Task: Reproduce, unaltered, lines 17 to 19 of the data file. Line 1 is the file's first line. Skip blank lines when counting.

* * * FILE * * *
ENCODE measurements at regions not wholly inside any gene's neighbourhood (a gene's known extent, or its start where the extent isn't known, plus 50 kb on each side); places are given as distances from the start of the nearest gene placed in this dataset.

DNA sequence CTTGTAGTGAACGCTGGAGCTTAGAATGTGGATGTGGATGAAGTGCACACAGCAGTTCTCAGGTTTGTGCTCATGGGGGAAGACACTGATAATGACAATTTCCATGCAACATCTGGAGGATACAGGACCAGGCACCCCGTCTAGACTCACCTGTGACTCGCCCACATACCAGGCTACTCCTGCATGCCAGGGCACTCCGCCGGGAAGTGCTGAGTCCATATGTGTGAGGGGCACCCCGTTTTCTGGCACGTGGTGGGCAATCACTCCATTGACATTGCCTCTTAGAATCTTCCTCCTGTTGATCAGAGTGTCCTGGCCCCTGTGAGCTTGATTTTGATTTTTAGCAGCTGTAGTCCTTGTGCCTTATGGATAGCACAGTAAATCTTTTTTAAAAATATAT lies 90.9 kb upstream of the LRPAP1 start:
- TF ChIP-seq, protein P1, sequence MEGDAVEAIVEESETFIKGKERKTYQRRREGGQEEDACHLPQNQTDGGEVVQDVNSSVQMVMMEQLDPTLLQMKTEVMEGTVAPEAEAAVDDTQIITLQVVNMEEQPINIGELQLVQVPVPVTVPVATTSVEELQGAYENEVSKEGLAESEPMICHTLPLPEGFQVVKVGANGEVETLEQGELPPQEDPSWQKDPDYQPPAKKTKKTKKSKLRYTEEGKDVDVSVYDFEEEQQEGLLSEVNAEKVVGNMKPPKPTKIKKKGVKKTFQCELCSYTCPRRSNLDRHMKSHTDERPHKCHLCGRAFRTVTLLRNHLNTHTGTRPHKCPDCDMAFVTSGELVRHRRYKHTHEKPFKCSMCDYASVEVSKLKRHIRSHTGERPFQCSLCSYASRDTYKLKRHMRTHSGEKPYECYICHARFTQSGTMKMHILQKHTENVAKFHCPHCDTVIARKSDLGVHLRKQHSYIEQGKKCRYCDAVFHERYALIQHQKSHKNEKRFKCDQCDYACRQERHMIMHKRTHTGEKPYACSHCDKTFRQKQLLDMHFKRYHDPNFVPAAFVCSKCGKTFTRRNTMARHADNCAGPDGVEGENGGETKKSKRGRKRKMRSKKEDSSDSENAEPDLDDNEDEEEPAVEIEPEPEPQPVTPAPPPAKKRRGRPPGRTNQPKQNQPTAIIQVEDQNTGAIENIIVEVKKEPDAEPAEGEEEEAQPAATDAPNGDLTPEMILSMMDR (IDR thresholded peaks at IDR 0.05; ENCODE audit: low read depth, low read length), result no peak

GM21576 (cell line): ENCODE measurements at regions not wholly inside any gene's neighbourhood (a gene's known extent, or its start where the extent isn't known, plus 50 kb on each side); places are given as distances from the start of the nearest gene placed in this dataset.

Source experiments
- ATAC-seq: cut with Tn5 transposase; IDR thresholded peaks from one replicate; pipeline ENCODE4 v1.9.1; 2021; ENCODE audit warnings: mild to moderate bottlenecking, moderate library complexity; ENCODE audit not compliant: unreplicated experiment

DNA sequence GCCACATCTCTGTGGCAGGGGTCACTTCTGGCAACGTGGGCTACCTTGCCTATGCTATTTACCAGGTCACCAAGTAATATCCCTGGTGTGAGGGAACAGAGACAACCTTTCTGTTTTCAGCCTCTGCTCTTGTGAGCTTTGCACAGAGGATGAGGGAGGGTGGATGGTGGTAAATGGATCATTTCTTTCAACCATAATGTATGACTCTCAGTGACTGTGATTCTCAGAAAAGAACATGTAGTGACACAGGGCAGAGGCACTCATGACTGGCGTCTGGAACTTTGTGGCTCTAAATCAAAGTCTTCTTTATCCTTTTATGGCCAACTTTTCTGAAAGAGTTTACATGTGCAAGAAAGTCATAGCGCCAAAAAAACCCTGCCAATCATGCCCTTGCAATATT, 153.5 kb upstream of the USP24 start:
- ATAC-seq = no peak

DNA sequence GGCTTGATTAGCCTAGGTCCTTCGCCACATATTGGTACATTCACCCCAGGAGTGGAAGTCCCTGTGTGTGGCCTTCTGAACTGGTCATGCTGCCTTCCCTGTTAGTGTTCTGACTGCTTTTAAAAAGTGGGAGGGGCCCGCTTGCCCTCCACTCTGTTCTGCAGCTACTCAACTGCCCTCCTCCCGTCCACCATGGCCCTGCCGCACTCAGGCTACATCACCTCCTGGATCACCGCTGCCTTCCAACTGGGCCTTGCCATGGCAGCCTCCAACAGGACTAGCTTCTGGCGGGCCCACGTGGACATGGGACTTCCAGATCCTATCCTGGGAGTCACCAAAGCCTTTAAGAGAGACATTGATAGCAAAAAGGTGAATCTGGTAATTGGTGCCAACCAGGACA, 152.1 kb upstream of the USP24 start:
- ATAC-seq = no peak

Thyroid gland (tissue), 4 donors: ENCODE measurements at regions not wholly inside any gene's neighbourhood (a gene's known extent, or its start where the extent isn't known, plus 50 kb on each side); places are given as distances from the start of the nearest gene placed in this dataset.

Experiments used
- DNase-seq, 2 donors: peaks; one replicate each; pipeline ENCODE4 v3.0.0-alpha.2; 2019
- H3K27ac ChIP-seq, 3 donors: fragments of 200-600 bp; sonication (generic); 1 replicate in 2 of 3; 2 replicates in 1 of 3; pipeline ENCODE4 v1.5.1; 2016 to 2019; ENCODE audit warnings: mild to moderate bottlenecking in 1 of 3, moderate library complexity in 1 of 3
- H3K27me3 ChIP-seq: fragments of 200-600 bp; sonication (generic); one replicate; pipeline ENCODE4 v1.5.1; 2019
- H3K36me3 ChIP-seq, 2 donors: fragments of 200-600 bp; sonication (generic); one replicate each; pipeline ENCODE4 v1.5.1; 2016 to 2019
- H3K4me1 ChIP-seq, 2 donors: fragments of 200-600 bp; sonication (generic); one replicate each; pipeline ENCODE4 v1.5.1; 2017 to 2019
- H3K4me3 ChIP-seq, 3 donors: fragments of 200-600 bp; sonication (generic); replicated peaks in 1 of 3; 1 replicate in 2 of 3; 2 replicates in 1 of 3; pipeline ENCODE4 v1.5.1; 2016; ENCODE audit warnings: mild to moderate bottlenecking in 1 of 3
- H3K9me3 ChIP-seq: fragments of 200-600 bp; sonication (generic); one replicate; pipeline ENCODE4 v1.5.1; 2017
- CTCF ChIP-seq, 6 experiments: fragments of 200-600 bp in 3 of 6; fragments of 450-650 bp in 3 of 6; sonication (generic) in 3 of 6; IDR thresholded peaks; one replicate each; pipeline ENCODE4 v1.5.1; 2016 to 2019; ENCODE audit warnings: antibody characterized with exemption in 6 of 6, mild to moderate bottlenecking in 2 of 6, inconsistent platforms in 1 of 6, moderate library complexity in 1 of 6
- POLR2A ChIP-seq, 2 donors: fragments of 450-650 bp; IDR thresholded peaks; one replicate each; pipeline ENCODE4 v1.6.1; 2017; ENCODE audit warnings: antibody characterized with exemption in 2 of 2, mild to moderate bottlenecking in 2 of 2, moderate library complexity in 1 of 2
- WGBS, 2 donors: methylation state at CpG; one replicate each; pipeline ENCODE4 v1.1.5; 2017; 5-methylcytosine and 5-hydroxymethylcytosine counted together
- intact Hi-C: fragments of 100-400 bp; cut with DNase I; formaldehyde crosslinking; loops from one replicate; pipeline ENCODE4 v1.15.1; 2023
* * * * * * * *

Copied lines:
- H3K4me1 ChIP-seq, 2 donors: fragments of 200-600 bp; sonication (generic); one replicate each; pipeline ENCODE4 v1.5.1; 2017 to 2019
- H3K4me3 ChIP-seq, 3 donors: fragments of 200-600 bp; sonication (generic); replicated peaks in 1 of 3; 1 replicate in 2 of 3; 2 replicates in 1 of 3; pipeline ENCODE4 v1.5.1; 2016; ENCODE audit warnings: mild to moderate bottlenecking in 1 of 3
- H3K9me3 ChIP-seq: fragments of 200-600 bp; sonication (generic); one replicate; pipeline ENCODE4 v1.5.1; 2017